Get Into Code. 24 March 2016...

Get into code' INSET.

Collabor8 - 'Get into code' INSET



 ‘Get into code’ C8 INSET - summary. (printable .pdf)


 Roy Bazeley - pen portrait. (printable .pdf)

 Contact Roy.


National Curriculum

 Programme of Study (2013). (printable .pdf)

Naace Computing at School

 Computing in the National Curriculum. A guide for primary teachers. (printable .pdf)

Key features of working with HTML, CSS, JavaScript:

  • algorithms, programming, debugging
  • use existing apps
  • get started quickly, easily at low/no cost
  • no hardware to set-up
  • main input is knowledge acquisition - bite-size chunks
  • builds on work with floor-turtles / BeeBots
  • wide application in the workplace

Learning strategies

We'll cover getting started in 'hands-on' detail. Walk the develoipment pathway at your own pace and according to your particular needs.

  • Use the example files provided and observe the effect of simple adits
  • Use links to w3schools for support
  • Use 'blank.html' as starting point
  • Copy and paste code snippets to create your own files
  • Create your own files from scratch
  • Use this page as a starting point for your continuing learning journey
  • For pupils: 'fix this broken file' (debug)
  • For pupils: create web page for project work

Basics Workshop - a hands-on introduction to HTML

Use 'Windows Notepad' to write your code
Use Internet Explorer or Google Chrome to render your code (File | Open)
Sample files are available in MyDocuments\collabor8_coding_inset\c8_1 etc


Create an HTML document with key elements:

html element: <html> & </html> tags

head element: <head> & </head> tags within the html element

body element: <body> & </body> tags within the html element




title element: <title> & </title> tags within the head element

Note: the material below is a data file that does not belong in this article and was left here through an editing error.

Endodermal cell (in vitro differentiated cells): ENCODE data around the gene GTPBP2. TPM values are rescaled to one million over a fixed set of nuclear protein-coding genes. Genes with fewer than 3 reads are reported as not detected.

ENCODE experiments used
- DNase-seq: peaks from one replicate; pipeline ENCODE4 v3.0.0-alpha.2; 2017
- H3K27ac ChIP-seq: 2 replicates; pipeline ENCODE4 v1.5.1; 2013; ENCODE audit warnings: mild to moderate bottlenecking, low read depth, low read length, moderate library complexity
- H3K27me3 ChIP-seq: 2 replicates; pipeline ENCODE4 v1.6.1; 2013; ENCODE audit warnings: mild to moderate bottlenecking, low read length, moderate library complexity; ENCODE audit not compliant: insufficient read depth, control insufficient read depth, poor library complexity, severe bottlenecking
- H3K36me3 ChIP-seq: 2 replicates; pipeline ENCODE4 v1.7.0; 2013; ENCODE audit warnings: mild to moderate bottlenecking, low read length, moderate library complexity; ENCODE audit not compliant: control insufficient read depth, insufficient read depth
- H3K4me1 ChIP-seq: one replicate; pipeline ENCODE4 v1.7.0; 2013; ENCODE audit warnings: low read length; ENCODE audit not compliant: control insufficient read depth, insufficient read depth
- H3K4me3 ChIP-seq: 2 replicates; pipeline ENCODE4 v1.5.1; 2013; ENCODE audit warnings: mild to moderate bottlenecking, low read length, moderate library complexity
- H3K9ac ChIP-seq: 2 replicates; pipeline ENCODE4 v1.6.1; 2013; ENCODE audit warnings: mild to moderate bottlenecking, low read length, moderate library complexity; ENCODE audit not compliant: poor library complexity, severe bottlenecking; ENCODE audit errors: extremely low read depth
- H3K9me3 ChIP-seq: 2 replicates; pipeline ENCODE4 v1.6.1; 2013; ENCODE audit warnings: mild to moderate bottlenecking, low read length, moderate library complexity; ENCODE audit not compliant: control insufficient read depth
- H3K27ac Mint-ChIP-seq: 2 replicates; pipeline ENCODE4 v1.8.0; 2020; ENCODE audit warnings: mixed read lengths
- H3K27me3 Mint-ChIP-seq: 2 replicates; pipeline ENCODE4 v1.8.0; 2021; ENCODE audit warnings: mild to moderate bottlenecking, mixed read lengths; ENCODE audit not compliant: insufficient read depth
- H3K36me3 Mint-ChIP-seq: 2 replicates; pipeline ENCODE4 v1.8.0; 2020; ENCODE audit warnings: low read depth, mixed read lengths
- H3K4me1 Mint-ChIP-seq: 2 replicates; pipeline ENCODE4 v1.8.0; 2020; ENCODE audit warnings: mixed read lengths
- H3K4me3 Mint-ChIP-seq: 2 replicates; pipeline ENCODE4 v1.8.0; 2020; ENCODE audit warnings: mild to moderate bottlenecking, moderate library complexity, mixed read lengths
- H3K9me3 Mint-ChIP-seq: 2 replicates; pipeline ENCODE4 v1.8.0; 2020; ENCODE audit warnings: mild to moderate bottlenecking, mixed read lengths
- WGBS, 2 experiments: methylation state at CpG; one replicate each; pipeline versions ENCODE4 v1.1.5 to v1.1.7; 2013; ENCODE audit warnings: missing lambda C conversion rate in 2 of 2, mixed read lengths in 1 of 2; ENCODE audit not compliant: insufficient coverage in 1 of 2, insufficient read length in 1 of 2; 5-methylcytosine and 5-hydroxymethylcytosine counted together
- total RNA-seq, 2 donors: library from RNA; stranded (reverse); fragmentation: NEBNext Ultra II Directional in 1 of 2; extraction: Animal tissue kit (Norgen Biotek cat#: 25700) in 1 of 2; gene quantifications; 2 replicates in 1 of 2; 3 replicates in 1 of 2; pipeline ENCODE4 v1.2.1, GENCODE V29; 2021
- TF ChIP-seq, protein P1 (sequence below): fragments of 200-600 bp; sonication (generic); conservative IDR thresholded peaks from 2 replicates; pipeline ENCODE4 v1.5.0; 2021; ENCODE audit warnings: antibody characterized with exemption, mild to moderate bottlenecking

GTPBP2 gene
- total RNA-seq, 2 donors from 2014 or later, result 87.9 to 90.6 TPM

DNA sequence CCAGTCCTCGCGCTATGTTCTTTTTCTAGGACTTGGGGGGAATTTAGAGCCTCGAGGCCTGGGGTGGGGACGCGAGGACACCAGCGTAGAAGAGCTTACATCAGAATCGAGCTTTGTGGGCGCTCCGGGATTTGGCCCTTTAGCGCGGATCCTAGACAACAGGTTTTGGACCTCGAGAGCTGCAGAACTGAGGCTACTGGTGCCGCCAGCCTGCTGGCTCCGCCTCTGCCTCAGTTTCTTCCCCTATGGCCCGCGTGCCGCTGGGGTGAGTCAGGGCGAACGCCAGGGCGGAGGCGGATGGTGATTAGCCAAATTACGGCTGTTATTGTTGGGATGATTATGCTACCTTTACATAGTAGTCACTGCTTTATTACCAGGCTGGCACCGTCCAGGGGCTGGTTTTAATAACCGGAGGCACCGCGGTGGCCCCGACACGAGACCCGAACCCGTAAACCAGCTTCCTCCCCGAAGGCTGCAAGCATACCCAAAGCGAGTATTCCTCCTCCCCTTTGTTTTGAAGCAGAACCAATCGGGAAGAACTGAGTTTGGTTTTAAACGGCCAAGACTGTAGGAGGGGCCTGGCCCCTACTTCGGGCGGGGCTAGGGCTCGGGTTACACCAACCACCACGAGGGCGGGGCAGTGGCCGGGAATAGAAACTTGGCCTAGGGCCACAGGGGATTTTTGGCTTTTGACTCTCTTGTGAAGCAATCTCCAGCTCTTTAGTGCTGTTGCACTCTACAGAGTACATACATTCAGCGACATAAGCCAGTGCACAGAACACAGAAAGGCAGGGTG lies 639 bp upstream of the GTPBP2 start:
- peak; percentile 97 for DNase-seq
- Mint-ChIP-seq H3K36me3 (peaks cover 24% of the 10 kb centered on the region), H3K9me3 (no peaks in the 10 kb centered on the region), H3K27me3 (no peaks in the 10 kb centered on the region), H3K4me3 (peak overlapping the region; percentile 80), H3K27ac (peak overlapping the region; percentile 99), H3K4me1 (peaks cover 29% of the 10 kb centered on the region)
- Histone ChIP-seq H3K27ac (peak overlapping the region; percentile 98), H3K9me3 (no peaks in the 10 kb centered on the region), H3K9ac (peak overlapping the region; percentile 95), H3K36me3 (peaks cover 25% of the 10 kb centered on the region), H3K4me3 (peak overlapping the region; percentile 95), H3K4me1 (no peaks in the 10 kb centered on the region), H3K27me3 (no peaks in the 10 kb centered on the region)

<title>Page title</title>



heading elements: (1 to 6) e.g. <h1> & </h1> tags within the body element

   <title>Page title</title>

   <h1>Heading 1</h1>
   <h2>Heading 2</h2>
   <!-- and so on up to Heading 6... -->


paragraph element: <p> & </p> tags within the body element

   <title>Page title</title>

   <h1>Heading 1</h1>
   <p>This is some paragraph text.</p>


span element: <span> & </span> tags within e.g. heading and paragraph elements
   <p>This is some paragraph text. <span>Text within a span element is identified separately</span>.</p>

div element: <div> & </div> tags within the body element

   <title>Page title</title>

    <h1>Heading 1</h1>
    <p>This is some paragraph text.</p>


NB: (nearly) all html elements consist of an opening and a closing tag

NB: place content between opening and closing tags of an element

Some elements can be or must be 'nested' within others

Introducing html attributes - ‘name-value' pairs (attribute-name="attribute-value") such as 'id'. Name-value pairs are a core programming principle...
<div id="example1">

The importance and application of syntax in programming

Resource: example of basic html file structure

 blank.html. (right-click to download - or click then right-click and choose 'view source')

Resource: HTML tutorial at w3schools

Core Workshop 1 - separating content from presentation with CSS


Use Cascading Style Sheets (CSS) to present data within an html document:

apply in-line css to individual elements within the document body via the style="" attribute (name-value pair)
<p>This is some paragraph text. <span style="color: Blue">Text within a span element is identified separately</span>.</p>

apply css document-wide via the <style> element within the document head
  // affect all <p> elements in the current html file...
  p {color: red;}

  // #eg1 affects a single elemnt with id="eg1"...
  #eg1 p {color: white;}
  #eg2 p {color: CornflowerBlue;}

  // .alert affects multiple elements with class="alert"...
  .alert {background-color: yellow;}

  // list multiple properties to affect id="special" separated by ';'...
  #special {background-color: cyan; color: black;}

Try working with these css properties:

  • color:
  • background-color:
  • text-align:
  • padding:

Another example of ‘name-value' pairs such as 'id' - a core programming principle

This is another example of the importance and application of syntax in programming

Use the sample file sample.html to try changing values

Resource: example integration of CSS within an HTML document

 sample.html. (right-click to download - or click then right-click and choose 'view source')